Reuters news agency counted the redactions and found ongoing matters material was blacked out 427 times, grand jury information was redacted 358 times, intelligence methods were redacted 94 times and privacy redactions occurred 74 times.
Mr. Barr initially suggested that every page of the report contained information that needed to be hidden but apparently managed to pare that down by last week’s release.
He also has offered to make a less-redacted version available to a select group of members of Congress. He told them he could let them see everything but the grand jury information, which he said he is not allowed to share under the law.
Democrats said Mr. Barr’s efforts aren’t good enough.
Mr. Nadler issued his subpoena Friday, saying the parts blacked out of the report “appear to be significant.”
Watchdog groups saw it otherwise.
“It is hard to argue that Barr has been unreasonable in this process,” said Tom Fitton, president of Judicial Watch, adding that “a remarkable amount of material” has been made public.
Liz Hempowicz, director of public policy for the Project on Government Oversight, a watchdog, said she was pleased there was “only minimal” redactions in the public version of the Mueller report.
However, she said Mr. Barr should give Capitol Hill an unredacted version.
“There are over 400 members of Congress, and they all have the same duty to legislate,” she said. “This report touches on a few issues like election security, foreign lobbying laws or even if they need to take action to hold the president and his staff accountable. A lot of that redacted information could be incredibly valuable to Congress.”
Many Democrats are convinced that the pathway to impeaching Mr. Trump lies in the Mueller report, and they have turned the special counsel into a hero.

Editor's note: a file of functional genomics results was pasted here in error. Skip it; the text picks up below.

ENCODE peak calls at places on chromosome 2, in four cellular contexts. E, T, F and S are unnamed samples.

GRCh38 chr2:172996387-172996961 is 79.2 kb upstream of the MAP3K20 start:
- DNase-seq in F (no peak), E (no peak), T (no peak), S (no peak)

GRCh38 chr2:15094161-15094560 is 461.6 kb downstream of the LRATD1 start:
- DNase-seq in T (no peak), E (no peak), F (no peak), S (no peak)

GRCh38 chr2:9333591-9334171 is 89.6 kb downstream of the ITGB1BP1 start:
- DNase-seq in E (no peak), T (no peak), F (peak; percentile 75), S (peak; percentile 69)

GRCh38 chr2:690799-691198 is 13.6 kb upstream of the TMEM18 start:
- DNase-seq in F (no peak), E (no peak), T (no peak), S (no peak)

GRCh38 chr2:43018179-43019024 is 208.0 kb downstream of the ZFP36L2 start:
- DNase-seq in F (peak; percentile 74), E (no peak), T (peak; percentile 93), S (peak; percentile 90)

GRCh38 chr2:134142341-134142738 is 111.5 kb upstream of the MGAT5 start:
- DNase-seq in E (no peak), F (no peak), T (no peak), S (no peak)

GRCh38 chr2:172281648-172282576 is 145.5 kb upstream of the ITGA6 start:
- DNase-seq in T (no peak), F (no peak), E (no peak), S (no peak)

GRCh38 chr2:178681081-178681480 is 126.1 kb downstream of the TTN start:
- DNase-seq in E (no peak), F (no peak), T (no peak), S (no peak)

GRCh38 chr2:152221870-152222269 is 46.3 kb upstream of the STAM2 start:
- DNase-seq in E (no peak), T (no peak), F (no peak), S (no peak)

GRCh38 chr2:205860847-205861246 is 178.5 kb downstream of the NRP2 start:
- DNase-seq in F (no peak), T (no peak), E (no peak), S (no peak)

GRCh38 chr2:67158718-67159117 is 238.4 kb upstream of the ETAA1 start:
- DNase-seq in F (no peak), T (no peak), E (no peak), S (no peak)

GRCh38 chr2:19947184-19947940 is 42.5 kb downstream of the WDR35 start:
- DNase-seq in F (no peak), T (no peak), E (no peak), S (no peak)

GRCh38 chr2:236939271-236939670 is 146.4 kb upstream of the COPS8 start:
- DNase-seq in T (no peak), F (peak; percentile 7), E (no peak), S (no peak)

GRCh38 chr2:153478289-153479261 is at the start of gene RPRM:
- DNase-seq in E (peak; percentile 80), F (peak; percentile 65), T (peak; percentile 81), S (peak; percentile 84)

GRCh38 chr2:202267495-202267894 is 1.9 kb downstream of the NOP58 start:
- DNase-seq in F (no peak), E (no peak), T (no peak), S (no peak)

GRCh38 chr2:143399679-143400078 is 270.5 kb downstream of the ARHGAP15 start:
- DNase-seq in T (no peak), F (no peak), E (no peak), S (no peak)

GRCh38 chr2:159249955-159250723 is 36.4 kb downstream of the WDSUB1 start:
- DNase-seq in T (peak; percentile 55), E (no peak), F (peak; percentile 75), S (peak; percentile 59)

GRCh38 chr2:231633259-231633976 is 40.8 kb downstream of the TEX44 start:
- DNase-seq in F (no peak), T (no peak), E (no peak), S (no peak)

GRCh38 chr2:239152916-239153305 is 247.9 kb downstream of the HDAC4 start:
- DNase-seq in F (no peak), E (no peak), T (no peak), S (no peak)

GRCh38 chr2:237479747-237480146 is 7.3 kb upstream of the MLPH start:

Yet Mr. Mueller’s team worked with the attorney general to decide which information to withhold., which makes Democrats’ complaints about redactions somewhat ironic, Mr. Fitton said.
“The substantial redactions relate to ongoing investigations, and that’s Mueller’s operations they are trying to impede,” he said. “This is just political noise from the Democrats designed to distract because there was no collusion and Mueller did not find an obstruction charge.”
Mr. Nadler gave Mr. Barr less than two weeks to produce the full report. It’s almost certain he will reject those demands, and a lengthy legal battle will ensue.
Analysts said a faster avenue may be Freedom of Information Act requests, several of which have already been filed and quickly brought to courts.
“If the subpoena battle ends up in court, it would set the clock back many months,” Mr. Aftergood said. “There would be all kinds of procedural motions that will take a long time, while the FOIA cases are already before a judge. It is more likely those cases will be more productive at this point.”
U.S. District Judge Reggie B. Walton has vowed to “fast track” the FOIA cases.
“Once the court gets involved, there is an independent evaluator looking at these redactions and whether they were proper,” Ms. Hempowicz said. “That’s a logical and healthy place for the decisions to be made.”